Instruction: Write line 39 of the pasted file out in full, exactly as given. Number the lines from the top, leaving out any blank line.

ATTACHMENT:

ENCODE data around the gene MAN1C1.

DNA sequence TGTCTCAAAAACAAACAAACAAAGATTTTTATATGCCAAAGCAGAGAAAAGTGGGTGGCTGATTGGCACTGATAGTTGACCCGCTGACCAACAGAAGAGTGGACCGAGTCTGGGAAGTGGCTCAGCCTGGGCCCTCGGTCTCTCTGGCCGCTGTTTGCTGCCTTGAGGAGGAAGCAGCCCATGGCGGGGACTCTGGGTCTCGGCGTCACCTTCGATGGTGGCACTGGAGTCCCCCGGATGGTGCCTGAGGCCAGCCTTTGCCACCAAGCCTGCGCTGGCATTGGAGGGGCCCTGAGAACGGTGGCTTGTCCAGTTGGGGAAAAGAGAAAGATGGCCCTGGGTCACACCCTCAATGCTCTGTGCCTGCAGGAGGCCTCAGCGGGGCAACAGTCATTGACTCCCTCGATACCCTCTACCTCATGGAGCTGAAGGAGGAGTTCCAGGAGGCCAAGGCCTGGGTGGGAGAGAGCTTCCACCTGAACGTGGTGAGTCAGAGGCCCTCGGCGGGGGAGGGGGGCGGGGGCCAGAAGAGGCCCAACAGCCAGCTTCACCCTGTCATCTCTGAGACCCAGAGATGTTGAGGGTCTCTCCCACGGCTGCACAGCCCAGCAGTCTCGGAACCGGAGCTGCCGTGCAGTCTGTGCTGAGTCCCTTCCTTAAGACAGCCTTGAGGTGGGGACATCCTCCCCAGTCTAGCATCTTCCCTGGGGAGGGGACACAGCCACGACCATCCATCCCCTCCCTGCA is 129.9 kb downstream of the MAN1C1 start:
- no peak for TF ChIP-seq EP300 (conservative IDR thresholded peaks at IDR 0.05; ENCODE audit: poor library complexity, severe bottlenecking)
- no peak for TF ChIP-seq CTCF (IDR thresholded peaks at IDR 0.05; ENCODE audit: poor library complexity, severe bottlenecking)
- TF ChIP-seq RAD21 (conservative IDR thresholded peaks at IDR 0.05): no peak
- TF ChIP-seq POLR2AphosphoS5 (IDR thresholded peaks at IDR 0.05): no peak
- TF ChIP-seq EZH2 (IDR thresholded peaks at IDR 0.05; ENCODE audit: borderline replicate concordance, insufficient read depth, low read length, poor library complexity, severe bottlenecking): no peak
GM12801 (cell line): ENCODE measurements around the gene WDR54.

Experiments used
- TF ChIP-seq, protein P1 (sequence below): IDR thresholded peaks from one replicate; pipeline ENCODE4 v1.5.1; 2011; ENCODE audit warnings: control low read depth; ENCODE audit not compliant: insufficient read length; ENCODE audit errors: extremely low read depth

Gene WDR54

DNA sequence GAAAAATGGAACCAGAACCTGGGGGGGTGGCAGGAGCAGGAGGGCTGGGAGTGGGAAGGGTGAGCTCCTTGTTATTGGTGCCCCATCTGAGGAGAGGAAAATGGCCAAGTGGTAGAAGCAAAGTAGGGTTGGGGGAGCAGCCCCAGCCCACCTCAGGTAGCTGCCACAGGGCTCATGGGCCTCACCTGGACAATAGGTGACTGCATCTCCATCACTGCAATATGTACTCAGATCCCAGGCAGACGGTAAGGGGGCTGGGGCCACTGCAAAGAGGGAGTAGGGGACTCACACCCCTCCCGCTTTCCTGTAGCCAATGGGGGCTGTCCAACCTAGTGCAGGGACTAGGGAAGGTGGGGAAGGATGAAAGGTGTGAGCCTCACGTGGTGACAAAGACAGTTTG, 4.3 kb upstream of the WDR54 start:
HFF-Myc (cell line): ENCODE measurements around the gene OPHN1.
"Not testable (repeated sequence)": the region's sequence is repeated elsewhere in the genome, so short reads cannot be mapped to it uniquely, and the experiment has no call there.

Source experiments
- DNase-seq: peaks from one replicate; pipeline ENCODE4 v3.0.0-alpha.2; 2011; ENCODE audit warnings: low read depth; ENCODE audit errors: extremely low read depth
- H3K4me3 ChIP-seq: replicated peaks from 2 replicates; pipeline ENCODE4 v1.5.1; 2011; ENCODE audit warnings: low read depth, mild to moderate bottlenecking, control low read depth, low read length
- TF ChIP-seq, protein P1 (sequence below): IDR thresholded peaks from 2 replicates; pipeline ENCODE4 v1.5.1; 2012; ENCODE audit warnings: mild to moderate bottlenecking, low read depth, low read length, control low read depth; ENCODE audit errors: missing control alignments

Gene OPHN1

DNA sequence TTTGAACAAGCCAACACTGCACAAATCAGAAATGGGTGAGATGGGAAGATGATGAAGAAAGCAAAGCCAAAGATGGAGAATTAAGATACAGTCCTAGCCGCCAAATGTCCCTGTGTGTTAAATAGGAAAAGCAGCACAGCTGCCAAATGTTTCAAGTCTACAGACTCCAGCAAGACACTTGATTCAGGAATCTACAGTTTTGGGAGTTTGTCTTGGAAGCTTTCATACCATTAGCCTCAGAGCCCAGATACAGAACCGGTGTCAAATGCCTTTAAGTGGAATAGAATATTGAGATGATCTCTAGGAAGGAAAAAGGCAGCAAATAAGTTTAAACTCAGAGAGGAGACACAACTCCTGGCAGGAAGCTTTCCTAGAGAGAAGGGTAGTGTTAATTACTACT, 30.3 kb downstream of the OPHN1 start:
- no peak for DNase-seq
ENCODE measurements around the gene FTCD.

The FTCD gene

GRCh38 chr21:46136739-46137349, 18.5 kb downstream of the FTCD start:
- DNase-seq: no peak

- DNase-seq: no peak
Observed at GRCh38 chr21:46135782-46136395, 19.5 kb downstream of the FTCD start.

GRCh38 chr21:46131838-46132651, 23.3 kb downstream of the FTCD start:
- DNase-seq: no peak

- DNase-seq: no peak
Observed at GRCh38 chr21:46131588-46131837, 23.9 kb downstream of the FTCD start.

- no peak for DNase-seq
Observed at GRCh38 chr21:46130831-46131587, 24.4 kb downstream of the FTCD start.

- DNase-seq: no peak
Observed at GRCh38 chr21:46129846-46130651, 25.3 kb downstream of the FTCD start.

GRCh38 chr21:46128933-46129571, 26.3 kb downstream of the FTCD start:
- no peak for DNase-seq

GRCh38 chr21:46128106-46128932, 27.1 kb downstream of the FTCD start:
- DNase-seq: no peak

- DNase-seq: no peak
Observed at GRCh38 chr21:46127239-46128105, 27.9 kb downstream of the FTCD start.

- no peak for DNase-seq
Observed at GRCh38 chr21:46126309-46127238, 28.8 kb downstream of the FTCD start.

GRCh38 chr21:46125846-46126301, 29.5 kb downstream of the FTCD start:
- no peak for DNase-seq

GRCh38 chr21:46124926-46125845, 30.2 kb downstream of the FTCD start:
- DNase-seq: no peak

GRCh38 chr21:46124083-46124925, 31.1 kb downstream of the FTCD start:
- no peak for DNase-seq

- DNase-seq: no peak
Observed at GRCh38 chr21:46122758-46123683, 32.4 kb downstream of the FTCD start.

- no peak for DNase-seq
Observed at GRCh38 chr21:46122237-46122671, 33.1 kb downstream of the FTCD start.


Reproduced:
- DNase-seq: no peak